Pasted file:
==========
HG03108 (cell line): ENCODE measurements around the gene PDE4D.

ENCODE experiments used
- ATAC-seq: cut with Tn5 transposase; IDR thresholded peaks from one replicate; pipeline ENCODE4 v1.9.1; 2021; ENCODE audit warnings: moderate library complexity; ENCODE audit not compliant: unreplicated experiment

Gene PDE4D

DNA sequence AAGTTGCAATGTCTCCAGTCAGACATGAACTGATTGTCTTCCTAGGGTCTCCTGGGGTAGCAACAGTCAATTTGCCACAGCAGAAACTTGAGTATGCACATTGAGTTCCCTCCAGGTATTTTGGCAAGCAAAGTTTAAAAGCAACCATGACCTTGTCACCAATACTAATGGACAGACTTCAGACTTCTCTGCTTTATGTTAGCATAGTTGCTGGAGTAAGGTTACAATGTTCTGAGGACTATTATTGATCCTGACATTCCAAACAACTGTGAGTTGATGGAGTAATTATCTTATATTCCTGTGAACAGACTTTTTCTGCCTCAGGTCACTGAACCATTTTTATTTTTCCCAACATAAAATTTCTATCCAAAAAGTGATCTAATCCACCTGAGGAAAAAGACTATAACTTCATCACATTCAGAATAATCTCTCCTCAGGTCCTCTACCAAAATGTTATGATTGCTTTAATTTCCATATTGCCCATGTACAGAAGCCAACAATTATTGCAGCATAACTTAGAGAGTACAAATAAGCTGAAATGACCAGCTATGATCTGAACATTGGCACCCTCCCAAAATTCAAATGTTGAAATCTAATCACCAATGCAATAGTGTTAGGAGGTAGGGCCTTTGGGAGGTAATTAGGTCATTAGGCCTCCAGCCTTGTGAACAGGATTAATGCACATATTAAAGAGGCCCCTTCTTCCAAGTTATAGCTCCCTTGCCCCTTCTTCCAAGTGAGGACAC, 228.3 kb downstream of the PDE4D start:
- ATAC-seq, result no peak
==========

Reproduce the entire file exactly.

HG03108 (cell line): ENCODE measurements around the gene PDE4D.

ENCODE experiments used
- ATAC-seq: cut with Tn5 transposase; IDR thresholded peaks from one replicate; pipeline ENCODE4 v1.9.1; 2021; ENCODE audit warnings: moderate library complexity; ENCODE audit not compliant: unreplicated experiment

Gene PDE4D

DNA sequence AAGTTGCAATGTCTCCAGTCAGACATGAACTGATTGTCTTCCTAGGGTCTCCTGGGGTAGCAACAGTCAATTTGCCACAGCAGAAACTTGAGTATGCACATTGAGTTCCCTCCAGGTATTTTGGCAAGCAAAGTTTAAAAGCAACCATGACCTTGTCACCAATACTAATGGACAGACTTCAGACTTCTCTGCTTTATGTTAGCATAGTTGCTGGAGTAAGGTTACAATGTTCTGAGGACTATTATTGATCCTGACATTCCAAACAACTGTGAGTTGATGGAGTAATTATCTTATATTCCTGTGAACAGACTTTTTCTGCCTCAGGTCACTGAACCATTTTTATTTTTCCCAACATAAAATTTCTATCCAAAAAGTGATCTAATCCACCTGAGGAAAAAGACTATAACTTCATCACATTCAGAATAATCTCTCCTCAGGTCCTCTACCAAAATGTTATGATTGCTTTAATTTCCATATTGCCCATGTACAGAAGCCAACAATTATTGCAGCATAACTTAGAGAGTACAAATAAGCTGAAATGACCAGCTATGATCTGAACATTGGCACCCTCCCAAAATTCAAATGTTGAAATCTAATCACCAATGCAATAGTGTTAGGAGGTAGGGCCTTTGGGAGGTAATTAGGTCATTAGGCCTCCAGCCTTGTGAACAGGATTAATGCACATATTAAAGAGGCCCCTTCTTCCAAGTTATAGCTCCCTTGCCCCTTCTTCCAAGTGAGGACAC, 228.3 kb downstream of the PDE4D start:
- ATAC-seq, result no peak